[whatwg] Content Model Restrictions on table>tr in HTML

Ian Hickson ian at hixie.ch
Wed Dec 6 08:24:05 PST 2006

On Wed, 6 Dec 2006, Bjoern Hoehrmann wrote:
> If something can be deduced it "is there" for all intents and purposes. 
> You can look at this from a very practical perspective: someone wants to 
> build a "HTML5" "conformance checker". He has already implemented an al- 
> gorithm that transforms a document into a tree and parse errors and an 
> algorithm that determines whether a document conforms to the draft. Now, 
> in order to complete the tool, he has to implement a third algorithm 
> that determines whether a document conforms to section 9.1 of the draft, 
> possibly by deducing which of the requirements in that section are al- 
> ready checked for by the algorithms he already has, which is an extremly 
> wasteful excercise.

No, he doesn't. The spec explicitly says of the 9.1 section that "it does 
not apply to conformance checkers; conformance checkers must use the 
requirements given in the next section ("parsing HTML documents")". (Just 
added; the spec said something equivalent before but it wasn't as clear.)

> You can also put it like this: a conformance checker implementer needs 
> to read only those parts of the draft that define document conformance 
> criteria.

No, conformance checkers must do what is required of conformance checkers, 
as defined by the various sections that give conformance criteria for 
conformance checkers.

> According to you, section 9.2 does not define any

Section 9.2 explicitly covers conformance checkers. It's section 9.1 that 
doesn't. Section 9.1 only covers conformance criteria for documents and 
markup generators.

> A missing </option> implies non-conformance but no parse error per 9.1 
> and 9.2 respectively.

<option> and other form controls aren't yet really part of the 
specification, and are missing all over the place. I added these to the 
syntax section for you, but in general anything to do with form controls 
is incomplete at best, and missing at worst.

> None of these problems would exist if you had simply defined something 
> like
>   A document conforms to this specification if and only if it can be
>   parsed into a tree structure that conforms to this specification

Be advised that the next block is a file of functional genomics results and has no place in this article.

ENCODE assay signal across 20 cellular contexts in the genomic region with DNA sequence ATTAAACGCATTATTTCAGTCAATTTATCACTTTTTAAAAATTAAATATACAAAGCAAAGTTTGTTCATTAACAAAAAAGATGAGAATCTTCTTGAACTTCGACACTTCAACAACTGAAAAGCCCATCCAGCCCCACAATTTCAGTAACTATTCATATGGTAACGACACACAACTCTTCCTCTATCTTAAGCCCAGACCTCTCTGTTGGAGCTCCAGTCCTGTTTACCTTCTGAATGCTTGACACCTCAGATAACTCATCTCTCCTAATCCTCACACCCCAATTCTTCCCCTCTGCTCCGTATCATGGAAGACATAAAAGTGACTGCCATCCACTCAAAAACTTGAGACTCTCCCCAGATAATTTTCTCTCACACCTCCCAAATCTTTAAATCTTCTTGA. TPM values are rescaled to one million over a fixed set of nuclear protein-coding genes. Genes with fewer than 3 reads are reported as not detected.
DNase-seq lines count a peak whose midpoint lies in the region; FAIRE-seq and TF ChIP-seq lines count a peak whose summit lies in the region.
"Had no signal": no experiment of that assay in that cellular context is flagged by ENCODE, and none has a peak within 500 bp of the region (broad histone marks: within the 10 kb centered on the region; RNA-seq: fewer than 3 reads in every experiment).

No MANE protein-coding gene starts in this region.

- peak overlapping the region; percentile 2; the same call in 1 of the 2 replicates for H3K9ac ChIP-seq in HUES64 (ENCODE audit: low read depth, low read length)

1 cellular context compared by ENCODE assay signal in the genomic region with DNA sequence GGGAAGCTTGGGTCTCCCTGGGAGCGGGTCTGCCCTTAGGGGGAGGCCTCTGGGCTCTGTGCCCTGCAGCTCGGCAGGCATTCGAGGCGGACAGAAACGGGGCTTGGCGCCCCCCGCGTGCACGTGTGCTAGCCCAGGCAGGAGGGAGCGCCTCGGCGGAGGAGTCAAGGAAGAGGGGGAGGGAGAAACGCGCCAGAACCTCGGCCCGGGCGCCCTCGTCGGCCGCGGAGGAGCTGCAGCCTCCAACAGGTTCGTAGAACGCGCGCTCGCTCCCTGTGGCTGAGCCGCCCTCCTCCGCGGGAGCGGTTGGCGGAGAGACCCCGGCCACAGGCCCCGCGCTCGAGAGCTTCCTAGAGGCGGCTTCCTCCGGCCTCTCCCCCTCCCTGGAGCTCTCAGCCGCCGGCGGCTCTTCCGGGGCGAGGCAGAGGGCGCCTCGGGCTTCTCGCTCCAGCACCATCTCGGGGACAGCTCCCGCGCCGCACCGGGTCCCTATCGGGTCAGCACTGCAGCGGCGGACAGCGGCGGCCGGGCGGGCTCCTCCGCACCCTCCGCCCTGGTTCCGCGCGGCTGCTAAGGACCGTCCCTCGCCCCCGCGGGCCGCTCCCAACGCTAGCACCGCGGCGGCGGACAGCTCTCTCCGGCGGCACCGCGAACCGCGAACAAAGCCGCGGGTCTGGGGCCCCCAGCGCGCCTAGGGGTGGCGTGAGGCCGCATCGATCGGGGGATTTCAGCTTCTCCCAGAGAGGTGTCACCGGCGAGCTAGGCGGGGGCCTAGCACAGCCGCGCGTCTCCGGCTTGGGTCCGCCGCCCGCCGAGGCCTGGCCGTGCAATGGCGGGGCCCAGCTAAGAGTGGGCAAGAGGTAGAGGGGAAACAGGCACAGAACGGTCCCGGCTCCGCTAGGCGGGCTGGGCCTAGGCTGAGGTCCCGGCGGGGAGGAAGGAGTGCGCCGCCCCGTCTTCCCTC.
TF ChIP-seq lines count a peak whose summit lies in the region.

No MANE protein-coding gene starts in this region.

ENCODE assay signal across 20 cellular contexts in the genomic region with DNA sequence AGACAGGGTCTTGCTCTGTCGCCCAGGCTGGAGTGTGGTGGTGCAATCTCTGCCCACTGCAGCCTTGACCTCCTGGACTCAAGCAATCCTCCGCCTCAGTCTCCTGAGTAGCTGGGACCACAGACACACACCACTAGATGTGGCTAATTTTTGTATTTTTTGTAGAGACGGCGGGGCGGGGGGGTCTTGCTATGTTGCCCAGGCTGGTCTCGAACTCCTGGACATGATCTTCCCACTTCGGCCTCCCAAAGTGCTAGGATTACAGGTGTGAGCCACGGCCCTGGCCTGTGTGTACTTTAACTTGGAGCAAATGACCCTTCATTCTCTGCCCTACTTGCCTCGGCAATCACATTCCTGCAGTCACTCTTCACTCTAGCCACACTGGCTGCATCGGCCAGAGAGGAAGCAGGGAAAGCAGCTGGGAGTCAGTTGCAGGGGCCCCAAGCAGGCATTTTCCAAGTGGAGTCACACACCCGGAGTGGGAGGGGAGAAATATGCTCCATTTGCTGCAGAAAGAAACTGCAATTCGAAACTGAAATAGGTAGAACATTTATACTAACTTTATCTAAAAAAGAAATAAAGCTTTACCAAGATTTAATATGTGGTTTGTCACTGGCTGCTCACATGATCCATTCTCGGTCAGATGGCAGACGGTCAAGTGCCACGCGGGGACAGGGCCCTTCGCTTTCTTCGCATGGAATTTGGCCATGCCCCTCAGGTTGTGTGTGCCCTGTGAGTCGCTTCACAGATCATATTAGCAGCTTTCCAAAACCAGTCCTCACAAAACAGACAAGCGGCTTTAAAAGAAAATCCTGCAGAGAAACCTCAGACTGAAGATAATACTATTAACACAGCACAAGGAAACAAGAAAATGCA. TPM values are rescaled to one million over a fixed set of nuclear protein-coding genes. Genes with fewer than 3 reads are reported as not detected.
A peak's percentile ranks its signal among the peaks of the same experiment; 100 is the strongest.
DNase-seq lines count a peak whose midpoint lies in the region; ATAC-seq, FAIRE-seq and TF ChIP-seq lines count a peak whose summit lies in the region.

>   without error in accord with the applicable specifications.

That would be precise, but useless to all. This would require a very 
painful exercise of trying to reverse-engineer the parser section to 
determine what is allowed and what is not.

> Or ensured in some other way that no clause that implies the definition 
> of a constraint can be removed without changing what conforms to the 
> specification.

The "writing" part of the syntax section doesn't affect what conformance 
checkers report, which is what is important. I'll fix inconsistencies as 
we find them, but I doubt there are many.

> >What is your point? I'm confused. The syntax section is clear that you 
> >can't create such a document. This is, in fact, one very important 
> >example of why the syntax section is important -- if an authoring tool 
> >tried to generate a document that had a <pre> inside a <p>, it would be 
> >non-conforming, but only because of the syntax section (, not 
> >because of the parser section -- the parser section wouldn't be able to 
> >determine there was an error.
> There are no authoring tool requirements in that section and I do not 
> see how the tool would be non-conforming.

1.3: "Authoring tools and markup generators must generate conforming 

9.1: "Documents must consist of the following parts, in the given order:"

I believe you are incorrect.

I have further added an explicit statement in the spec that that section 
applies to authoring tools, FWIW.

> The draft has "A p element must not contain blockquote, dl, menu, ol, 
> pre, table, or ul elements". It is not possible to tell whether or not 
> the requirement is being followed by a document that does not follow the 
> requirement.

Correct, but an implementor can use this requirement to establish whether 
or not they are conforming to the spec, because if they _try_ to place a 
<dl> element inside a <p>, the syntax section tells them they can't. This 
is much more explicit than having to reverse-engineer the parsing section. 
The parsing section is basically unreadable except to someone implementing 
a parser (which is that section's target audience, of course).

>   A conformance requirement must be testable. That is, you must be
>   able to tell whether a product follows it or not. If you can't tell
>   if a product follows it, then it isn't a conformance requirement,
>   and shouldn't pretend to be one.
> Without the parsing algorithm it is impossible to determine whether a p 
> element contains a pre element without assuming that p elements never 
> contain pre elements, and if you assume that, there is nothing left to 
> determine.

You can test it by looking at the DOM you are attempting to serialise. It 
isn't something you can determine from the document itself, but you can 
determine it through white box testing.

> The conformance requirement really only applies to "conforming 
> documents" but that is quite unclear from the draft.
>   A conformance requirement must also be clear (either by context
>   or explicitly) about exactly what kind of product it applies to.
> That certain constructs cannot be represented using the HTML syntax is 
> important information that should be highlighted by the draft, but 
> is very far from doing an adequate job to that effect. And I 
> can't see what else it might be there for.

I'm not really sure what you would like me to do about this. It seems 
reasonably clear to me.

Ian Hickson               U+1047E                )\._.,--....,'``.    fL
http://ln.hixie.ch/       U+263A                /,   _.. \   _\  ;`._ ,.
Things that are impossible just take longer.   `._.-(,_..'--(,_..'`-.;.'

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